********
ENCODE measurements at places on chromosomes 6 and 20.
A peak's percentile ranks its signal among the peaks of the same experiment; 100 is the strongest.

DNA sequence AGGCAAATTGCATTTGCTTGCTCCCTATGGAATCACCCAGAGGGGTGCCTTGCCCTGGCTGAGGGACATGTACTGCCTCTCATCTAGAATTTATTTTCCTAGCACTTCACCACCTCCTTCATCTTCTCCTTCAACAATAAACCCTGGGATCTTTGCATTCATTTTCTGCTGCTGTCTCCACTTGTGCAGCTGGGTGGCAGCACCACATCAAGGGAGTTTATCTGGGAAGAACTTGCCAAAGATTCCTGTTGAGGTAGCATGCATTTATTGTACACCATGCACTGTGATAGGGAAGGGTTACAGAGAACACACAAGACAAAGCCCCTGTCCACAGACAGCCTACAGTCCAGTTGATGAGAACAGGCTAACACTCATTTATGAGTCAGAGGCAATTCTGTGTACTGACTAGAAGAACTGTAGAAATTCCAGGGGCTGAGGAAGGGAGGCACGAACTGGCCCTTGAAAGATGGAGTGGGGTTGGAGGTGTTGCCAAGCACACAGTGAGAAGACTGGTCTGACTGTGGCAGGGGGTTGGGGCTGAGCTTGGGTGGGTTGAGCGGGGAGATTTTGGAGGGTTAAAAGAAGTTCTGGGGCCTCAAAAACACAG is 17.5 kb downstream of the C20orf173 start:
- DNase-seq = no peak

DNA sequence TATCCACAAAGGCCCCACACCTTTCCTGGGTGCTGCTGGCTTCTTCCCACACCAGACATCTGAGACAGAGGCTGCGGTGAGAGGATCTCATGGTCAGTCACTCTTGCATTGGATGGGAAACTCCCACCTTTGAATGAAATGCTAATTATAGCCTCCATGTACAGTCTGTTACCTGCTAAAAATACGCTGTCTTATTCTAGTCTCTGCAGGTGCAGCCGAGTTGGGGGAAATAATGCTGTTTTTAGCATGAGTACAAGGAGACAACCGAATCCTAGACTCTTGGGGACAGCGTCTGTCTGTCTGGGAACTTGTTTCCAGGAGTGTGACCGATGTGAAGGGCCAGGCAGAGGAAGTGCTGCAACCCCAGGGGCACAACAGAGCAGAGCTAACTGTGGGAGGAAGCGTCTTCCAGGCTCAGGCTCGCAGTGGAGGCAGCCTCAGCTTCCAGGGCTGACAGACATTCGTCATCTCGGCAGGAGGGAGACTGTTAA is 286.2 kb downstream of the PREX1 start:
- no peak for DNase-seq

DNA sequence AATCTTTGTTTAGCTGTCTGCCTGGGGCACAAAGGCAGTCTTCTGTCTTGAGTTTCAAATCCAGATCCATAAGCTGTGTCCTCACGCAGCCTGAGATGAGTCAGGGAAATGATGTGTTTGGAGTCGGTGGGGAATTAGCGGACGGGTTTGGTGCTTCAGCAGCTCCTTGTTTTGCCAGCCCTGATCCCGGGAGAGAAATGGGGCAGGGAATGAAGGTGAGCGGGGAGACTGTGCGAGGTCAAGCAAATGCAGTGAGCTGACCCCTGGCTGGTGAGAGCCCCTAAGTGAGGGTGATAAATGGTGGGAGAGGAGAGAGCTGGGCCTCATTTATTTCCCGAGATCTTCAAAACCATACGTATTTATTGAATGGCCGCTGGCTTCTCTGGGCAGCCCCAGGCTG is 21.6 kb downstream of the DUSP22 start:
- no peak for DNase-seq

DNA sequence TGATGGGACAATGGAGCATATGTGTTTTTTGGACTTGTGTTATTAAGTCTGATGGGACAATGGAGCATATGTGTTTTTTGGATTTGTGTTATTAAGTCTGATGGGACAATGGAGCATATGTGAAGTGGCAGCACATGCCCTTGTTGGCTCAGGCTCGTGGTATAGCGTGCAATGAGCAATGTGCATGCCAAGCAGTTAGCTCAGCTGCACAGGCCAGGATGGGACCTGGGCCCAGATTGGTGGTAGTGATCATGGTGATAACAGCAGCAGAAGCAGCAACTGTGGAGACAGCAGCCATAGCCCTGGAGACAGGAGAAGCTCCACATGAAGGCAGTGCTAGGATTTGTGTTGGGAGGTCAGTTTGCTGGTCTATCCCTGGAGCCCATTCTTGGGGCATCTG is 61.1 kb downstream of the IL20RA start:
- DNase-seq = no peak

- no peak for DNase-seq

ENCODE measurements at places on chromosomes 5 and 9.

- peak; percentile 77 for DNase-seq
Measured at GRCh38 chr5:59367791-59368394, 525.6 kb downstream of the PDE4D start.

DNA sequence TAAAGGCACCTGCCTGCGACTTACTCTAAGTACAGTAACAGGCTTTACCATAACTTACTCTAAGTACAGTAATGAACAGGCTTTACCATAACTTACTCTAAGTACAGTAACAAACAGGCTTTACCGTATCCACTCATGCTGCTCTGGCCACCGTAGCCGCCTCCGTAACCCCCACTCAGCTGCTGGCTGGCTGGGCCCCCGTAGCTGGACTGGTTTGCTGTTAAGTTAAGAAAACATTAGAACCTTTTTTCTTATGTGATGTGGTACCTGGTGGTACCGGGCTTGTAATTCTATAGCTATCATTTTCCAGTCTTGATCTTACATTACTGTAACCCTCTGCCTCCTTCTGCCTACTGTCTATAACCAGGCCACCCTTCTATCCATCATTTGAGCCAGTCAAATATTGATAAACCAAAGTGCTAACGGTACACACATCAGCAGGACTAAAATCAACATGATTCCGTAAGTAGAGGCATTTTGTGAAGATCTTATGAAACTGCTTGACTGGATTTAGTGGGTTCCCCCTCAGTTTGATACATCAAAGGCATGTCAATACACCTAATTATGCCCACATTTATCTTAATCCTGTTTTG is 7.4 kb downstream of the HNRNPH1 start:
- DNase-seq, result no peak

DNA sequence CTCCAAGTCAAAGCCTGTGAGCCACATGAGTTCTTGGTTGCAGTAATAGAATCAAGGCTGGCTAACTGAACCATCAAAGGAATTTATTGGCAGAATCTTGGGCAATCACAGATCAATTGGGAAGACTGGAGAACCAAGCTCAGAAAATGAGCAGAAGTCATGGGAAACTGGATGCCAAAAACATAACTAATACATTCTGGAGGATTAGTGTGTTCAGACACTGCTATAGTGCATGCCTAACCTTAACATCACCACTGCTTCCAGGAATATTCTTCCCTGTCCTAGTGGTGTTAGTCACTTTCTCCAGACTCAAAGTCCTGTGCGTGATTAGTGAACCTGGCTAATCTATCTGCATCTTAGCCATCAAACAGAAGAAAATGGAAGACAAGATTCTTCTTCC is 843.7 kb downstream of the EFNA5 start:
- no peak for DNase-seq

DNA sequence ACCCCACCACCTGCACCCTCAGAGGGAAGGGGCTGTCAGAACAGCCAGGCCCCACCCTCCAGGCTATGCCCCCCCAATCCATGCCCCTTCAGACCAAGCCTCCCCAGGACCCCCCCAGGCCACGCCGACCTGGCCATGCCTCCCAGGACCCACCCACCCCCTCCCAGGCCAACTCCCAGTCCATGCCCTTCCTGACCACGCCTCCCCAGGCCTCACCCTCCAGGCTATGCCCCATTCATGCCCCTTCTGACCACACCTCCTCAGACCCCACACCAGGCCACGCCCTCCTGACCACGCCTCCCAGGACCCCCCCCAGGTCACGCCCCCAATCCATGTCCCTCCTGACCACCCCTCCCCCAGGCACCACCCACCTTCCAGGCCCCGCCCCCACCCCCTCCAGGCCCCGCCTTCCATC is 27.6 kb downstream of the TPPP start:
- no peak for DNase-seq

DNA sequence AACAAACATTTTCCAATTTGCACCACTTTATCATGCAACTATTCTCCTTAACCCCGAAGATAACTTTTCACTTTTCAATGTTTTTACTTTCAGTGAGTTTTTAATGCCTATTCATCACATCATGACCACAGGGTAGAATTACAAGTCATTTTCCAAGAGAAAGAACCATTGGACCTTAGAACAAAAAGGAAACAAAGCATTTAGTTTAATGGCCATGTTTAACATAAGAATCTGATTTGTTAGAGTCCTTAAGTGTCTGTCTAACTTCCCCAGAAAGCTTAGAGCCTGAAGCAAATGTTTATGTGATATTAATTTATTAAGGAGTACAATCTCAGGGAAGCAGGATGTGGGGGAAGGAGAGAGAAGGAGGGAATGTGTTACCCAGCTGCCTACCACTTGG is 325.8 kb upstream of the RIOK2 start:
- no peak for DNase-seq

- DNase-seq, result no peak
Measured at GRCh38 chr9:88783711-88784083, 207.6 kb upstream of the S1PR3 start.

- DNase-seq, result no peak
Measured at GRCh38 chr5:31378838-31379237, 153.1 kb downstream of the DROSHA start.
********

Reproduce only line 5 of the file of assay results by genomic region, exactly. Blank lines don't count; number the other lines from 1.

DNA sequence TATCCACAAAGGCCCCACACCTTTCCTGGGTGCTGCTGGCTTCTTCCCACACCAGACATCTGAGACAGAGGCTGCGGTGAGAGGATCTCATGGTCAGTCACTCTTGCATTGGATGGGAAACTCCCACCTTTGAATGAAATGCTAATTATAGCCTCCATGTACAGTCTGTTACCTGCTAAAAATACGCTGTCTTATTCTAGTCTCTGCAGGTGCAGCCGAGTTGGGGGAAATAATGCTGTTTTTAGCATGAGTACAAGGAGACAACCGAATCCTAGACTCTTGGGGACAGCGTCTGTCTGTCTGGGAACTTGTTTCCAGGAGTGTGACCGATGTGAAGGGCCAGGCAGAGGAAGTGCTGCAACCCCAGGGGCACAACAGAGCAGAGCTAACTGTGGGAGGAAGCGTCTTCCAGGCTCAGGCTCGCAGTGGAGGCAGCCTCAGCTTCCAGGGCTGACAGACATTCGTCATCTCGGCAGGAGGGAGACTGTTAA is 286.2 kb downstream of the PREX1 start: